Legislation (or "statutory law") is law which has been promulgated (or "enacted") by a legislature or other governing body, or the process of making it. (Another source of law is judge-made law or case law.) Before an item of legislation becomes law it may be known as a bill, and may be broadly referred to as "legislation" while it remains under consideration to distinguish it from other business. Legislation can have many purposes: to regulate, to authorize, to proscribe, to provide (funds), to sanction, to grant, to declare or to restrict.
Under the Westminster system, an item of primary legislation is known as an Act of Parliament after enactment.
Legislation is usually proposed by a member of the legislature (e.g. a member of Congress or Parliament), or by the executive, whereupon it is debated by members of the legislature and is often amended before passage. Most large legislatures enact only a small fraction of the bills proposed in a given session. Whether a given bill will be proposed and enter into force is generally a matter of the legislative priorities of government.
Legislation is regarded as one of the three main functions of government, which are often distinguished under the doctrine of the separation of powers. Those who have the formal power to create legislation are known as legislators; a judicial branch of government will have the formal power to interpret legislation (see statutory interpretation); the executive branch of government can act only within the powers and limits set by the law.
Other articles related to "legislation":
... to Chair a Joint Review Committee (JRC) into whether or not Right-to-Work (RTW) legislation would be beneficial to the province ... The study defined RTW legislation as ‘legislation that would prohibit employers and employees from agreeing to any form of union shop, closed shop or dues check-off arrangement.’ The Committee ... The JRC ultimately did not recommend RTW legislation for Alberta, as it found no evidence of economic advantage to it, and that it may well disrupt Alberta’s strong and ...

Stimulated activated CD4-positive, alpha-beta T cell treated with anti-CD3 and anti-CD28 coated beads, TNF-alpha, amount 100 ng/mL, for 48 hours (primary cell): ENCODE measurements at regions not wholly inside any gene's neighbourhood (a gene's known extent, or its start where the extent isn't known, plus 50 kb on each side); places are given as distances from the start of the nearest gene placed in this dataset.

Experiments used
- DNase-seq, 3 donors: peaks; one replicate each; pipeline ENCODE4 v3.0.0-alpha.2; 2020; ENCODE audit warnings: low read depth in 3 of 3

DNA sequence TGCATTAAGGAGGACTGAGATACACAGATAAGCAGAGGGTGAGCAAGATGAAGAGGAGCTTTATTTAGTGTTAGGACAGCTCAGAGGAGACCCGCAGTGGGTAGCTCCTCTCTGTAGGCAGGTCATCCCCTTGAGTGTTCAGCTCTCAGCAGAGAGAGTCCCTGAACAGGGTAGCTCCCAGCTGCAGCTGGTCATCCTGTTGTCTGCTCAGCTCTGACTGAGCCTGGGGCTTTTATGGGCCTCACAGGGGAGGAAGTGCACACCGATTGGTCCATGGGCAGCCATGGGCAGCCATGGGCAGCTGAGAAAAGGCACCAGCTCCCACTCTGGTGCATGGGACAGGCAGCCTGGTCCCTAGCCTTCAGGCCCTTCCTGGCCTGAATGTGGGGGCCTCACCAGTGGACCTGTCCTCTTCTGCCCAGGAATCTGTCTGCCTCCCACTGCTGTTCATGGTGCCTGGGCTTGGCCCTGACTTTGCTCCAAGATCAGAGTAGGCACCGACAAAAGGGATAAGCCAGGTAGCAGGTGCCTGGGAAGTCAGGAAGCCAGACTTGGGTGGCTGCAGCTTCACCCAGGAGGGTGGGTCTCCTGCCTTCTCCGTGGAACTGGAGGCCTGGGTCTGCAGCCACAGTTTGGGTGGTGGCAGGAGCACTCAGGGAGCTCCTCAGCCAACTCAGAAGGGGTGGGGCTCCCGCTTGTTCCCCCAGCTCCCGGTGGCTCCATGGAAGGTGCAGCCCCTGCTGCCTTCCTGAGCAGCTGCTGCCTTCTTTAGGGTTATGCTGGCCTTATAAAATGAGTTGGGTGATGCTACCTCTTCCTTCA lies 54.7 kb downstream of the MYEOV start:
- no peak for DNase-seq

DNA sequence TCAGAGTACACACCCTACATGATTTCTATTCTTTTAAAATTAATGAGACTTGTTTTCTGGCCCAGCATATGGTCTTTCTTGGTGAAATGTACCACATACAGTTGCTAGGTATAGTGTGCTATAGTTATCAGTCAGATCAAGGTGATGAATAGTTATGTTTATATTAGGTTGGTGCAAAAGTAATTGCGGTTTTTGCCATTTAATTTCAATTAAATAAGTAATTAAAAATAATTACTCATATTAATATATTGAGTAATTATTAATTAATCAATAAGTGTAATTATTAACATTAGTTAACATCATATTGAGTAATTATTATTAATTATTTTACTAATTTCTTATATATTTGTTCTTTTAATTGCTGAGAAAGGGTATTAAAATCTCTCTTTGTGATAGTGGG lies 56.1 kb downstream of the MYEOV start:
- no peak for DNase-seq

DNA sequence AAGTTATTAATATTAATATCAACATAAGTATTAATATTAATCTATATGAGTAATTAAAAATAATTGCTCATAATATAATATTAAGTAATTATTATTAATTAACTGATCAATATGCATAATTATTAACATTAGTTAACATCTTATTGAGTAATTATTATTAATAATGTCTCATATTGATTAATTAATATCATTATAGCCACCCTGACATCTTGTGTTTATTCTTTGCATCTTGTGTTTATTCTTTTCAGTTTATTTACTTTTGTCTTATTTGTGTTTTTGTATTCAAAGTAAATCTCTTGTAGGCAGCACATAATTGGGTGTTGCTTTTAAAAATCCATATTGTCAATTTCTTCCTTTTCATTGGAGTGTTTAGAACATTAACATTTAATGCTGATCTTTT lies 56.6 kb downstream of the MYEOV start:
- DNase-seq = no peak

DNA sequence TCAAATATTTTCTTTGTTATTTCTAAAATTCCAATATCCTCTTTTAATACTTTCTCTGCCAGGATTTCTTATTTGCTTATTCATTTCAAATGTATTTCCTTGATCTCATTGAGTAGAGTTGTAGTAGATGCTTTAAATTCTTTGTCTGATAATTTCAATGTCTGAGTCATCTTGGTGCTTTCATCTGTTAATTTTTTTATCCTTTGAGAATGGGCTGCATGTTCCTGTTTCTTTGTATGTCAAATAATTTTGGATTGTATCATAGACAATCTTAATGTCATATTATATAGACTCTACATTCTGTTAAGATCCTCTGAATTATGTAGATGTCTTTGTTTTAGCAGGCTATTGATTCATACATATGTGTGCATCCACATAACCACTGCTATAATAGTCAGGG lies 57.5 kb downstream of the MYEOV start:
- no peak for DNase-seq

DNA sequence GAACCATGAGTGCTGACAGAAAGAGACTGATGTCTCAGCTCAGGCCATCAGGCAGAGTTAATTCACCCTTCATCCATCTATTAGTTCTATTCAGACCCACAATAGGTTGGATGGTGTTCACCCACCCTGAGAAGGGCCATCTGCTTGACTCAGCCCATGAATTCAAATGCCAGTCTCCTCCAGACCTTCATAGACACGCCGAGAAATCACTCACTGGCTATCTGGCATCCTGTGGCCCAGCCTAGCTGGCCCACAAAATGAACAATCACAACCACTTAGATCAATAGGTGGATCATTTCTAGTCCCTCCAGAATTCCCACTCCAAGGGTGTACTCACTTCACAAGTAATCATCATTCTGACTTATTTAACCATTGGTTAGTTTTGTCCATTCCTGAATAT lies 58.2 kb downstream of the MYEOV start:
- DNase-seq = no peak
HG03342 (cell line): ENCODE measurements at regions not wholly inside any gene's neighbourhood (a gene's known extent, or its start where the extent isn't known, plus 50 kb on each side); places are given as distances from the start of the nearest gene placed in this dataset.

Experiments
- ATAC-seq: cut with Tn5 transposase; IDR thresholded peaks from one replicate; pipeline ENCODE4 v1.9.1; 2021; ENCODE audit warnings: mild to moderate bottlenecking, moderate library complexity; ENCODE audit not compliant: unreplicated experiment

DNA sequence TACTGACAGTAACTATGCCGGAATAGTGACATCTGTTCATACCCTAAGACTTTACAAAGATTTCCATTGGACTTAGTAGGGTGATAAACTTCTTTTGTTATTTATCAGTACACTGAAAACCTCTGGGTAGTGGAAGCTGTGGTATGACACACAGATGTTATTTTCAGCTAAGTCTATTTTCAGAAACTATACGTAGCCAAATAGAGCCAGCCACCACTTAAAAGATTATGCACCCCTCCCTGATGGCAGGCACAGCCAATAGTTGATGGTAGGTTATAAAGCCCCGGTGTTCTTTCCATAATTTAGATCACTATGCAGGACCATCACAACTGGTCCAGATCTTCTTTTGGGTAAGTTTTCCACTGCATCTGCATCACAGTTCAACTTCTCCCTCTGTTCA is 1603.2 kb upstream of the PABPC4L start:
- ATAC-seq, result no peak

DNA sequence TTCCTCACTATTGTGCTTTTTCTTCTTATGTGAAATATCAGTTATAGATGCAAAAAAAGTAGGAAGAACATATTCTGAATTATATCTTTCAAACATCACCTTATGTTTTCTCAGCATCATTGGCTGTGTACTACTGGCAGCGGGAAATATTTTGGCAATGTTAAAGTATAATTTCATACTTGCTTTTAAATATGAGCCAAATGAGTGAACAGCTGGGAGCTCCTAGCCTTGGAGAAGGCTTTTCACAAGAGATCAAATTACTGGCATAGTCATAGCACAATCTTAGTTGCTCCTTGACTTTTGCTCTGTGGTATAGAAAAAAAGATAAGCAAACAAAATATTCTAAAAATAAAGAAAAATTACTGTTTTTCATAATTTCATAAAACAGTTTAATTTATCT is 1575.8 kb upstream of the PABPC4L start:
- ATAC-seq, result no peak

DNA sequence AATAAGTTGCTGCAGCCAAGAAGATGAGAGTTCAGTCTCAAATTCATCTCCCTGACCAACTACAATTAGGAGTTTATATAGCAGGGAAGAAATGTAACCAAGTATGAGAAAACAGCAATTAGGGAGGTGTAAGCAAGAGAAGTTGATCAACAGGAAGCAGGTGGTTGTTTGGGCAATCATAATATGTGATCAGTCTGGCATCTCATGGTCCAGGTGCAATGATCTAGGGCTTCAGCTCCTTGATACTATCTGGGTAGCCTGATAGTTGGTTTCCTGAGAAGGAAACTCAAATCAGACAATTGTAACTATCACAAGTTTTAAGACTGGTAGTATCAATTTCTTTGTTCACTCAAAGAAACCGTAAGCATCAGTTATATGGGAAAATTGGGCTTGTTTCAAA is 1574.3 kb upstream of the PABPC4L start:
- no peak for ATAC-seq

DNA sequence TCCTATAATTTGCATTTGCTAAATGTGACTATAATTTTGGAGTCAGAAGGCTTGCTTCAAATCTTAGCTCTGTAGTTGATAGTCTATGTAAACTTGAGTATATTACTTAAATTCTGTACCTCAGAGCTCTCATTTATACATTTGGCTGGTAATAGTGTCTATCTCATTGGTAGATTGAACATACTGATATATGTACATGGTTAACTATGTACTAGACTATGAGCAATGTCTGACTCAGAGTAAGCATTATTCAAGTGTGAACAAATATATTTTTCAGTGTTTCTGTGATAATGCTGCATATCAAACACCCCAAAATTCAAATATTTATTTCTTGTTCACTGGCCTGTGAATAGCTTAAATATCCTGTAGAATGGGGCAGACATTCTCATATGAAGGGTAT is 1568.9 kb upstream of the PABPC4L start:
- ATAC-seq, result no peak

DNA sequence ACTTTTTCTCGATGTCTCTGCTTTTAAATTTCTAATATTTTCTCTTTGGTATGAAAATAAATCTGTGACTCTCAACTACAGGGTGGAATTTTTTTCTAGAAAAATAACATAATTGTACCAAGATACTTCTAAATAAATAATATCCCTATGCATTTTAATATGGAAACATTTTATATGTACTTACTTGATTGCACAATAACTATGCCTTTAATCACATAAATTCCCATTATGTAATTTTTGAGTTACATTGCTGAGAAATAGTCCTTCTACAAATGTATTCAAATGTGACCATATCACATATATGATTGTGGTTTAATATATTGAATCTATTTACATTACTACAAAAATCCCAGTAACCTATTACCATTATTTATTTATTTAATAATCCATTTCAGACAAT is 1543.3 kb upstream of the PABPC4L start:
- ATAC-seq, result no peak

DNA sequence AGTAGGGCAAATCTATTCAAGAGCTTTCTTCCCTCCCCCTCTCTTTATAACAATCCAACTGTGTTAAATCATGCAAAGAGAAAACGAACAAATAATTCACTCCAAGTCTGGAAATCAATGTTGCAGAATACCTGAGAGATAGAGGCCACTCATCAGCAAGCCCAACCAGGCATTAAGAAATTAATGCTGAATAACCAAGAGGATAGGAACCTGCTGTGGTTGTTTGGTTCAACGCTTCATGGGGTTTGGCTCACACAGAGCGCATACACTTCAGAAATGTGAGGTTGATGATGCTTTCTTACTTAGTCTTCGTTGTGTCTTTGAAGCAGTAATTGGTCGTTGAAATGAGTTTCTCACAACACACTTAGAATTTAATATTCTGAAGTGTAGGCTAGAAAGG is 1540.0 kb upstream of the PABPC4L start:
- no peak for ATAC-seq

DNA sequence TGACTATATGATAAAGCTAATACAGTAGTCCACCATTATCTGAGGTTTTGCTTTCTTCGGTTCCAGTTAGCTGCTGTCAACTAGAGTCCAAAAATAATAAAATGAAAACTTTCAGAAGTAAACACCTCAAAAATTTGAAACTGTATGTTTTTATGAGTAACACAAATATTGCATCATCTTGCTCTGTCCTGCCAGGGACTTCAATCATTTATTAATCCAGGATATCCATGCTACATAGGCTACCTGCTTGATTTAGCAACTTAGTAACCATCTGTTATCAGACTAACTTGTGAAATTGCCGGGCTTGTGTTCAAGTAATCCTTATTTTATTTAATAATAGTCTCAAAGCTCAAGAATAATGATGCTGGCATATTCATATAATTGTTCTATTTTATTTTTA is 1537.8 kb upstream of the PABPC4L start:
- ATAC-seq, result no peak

... The final passing of the legislation was considered very controversial with the unelected House of Lords criticised for being undemocratic block on the ... MPs of all parties voting for the legislation asserted that hunting caused unnecessary suffering and said that they represented the majority of the public who favoured a ban on hunting ... of majority support for the thrust of the legislation seems to have some basis in evidence, a September 2002 survey commissioned by The Daily Telegraph indicated that ...
... The phrase "dead letter" refers to legislation that has not been revoked, but that has become inapplicable or obsolete or is no longer enforced ...
... International labor legislation, New York, 1920 Industrial conditions and labour legislation in Japan, Geneva International Labour Office, 1926 A History of Labor in Modern Japan, Honolulu, East-West ...
Famous quotes containing the word legislation:
“The wise know that foolish legislation is a rope of sand, which perishes in the twisting.”
—Ralph Waldo Emerson (18031882)
“No legislation can suppress nature; all life rushes to reproduction; our procreative faculties are matured early, while passion is strong, and judgment and self-restraint weak. We cannot alter this, but we can alter what is conventional. We can refuse to brand an act of nature as a crime, and to impute to vice what is due to ignorance.”
—Tennessee Claflin (18461923)
“There were two unpleasant surprises [about Washington]. One was the inertia of Congress, the length of time it takes to get a complicated piece of legislation through ... and the other was the irresponsibility of the press.”
—Jimmy Carter (James Earl Carter, Jr.)